In Search of Mariachis by David Shumate

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In Search of Mariachis In Search of MariachisDavid Shumate; Epiphany Editions 2012WorldCatLibraryThingGoogle BooksBookFinder Since I blogged about Russell Evatt’s We Are Clay last week, Epiphany Editions have re-launched their website with order buttons, previews for each book and a design much more reflective of the aesthetic of the print editions, which are things of absolute beauty. In Search of Mariachis is a masterpiece of the book designer’s art, so if you are as afflicted with book lust as I am, it might be worth ordering for that reason alone.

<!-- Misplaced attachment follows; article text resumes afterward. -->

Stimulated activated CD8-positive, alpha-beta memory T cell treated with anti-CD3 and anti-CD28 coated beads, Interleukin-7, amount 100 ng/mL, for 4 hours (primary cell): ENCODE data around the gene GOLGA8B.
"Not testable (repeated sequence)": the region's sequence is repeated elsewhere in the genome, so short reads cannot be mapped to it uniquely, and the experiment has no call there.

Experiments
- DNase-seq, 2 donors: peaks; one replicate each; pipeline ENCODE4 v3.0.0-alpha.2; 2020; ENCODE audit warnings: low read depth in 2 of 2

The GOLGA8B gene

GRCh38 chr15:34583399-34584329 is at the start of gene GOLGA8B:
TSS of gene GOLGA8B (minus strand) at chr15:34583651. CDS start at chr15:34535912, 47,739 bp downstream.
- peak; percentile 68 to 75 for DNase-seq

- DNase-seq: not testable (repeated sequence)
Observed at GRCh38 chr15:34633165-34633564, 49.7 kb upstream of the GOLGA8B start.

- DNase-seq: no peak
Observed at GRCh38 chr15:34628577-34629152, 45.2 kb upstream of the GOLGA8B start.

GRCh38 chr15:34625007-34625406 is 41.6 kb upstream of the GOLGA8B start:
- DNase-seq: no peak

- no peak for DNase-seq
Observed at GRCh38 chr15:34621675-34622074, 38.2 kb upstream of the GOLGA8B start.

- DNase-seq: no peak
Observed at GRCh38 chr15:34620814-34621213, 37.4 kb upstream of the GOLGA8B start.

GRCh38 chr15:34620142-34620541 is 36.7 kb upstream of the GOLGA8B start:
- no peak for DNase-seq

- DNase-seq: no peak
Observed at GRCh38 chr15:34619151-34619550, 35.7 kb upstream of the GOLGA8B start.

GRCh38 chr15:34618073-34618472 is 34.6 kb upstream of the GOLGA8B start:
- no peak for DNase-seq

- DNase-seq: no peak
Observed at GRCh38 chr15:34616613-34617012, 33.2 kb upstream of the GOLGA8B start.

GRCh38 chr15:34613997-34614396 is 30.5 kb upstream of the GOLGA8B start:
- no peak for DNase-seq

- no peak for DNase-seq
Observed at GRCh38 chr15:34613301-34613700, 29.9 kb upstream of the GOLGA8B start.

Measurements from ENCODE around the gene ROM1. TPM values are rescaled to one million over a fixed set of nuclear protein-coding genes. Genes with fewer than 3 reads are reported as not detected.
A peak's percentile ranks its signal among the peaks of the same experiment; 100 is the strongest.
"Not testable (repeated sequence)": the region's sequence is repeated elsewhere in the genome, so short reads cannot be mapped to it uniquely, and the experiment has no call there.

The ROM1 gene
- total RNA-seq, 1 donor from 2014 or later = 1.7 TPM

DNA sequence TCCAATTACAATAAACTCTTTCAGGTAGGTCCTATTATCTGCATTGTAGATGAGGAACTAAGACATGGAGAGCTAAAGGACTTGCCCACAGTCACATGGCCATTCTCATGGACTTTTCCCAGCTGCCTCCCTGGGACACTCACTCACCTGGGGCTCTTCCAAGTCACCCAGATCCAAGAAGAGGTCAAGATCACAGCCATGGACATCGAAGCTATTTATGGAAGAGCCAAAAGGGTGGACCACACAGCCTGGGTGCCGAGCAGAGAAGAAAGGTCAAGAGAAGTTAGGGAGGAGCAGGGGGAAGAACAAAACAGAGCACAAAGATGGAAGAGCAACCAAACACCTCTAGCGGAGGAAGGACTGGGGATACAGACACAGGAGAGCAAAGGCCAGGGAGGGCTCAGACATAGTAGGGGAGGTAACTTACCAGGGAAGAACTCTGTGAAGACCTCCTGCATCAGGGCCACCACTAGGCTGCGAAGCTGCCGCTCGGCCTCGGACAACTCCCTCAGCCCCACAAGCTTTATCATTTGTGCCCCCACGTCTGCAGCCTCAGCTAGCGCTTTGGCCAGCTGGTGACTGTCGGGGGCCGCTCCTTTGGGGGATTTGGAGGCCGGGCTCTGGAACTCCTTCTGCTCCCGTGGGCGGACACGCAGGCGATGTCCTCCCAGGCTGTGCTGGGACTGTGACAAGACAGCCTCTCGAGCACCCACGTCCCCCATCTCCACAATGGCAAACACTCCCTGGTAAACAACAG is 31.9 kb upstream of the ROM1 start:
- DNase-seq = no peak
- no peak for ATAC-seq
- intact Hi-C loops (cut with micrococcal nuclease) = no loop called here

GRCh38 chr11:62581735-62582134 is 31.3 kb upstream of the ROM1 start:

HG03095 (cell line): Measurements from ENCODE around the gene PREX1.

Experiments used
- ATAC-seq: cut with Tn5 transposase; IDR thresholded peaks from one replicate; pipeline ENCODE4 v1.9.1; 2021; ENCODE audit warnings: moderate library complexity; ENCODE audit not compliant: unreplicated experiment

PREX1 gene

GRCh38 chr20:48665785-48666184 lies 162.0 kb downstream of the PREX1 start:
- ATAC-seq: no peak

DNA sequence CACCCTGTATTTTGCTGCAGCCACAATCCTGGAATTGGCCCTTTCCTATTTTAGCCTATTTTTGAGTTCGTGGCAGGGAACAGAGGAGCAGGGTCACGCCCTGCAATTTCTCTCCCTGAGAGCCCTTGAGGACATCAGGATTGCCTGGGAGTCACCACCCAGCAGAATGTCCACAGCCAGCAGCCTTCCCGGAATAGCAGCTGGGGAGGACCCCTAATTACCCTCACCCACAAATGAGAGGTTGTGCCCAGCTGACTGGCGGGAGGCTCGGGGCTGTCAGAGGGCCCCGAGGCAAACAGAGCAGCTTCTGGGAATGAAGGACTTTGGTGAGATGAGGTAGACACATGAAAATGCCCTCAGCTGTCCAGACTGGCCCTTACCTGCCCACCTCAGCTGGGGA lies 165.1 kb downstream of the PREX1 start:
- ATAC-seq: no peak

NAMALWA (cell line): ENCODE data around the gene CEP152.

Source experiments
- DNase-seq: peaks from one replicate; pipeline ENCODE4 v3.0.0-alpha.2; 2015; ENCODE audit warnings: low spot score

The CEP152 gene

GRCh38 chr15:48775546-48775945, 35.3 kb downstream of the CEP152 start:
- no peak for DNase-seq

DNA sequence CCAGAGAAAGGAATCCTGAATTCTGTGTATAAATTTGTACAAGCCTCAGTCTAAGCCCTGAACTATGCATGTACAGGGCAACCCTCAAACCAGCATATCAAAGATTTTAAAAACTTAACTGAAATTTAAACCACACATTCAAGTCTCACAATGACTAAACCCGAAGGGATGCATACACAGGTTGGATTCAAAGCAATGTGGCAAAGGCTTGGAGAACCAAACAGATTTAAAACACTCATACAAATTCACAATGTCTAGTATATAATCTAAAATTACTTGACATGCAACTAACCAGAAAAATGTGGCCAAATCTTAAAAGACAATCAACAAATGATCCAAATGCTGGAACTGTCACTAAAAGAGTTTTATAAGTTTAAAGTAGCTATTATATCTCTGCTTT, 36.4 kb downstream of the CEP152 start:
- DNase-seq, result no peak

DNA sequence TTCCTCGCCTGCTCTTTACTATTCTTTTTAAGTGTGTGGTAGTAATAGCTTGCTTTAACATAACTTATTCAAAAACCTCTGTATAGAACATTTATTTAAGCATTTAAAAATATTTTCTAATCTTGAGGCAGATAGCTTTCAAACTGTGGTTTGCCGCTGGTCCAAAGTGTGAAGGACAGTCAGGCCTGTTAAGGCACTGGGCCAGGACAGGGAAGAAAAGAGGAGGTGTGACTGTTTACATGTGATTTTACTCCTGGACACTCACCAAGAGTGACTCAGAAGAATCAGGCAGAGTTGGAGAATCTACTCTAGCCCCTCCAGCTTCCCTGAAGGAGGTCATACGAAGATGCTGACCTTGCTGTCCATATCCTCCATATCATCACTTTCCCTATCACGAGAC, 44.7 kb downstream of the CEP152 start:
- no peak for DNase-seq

I was also pleased to get it for the contents, however. David Shumate is a prose poet of some renown with two full-length collections out from Pittsburgh University Press, which — I should point out for the uninitiated — is one of the best poetry presses in the country. And reading this collection was a pleasure only partly attributable to the fine homebrew with which I lubricated my reading. It had fairly typical proportions of poems I liked a lot, poems that did nothing for me, and poems I thought were O.K. but not earth-shattering: roughly a third in each category. A more exacting reviewer might condemn the book for not being amazing on every page, but I personally feel a lot of poetry reviewers need to chill the fuck out. I enjoy an experimental spirit, which means taking risks and sometimes (often?) not quite making the mark.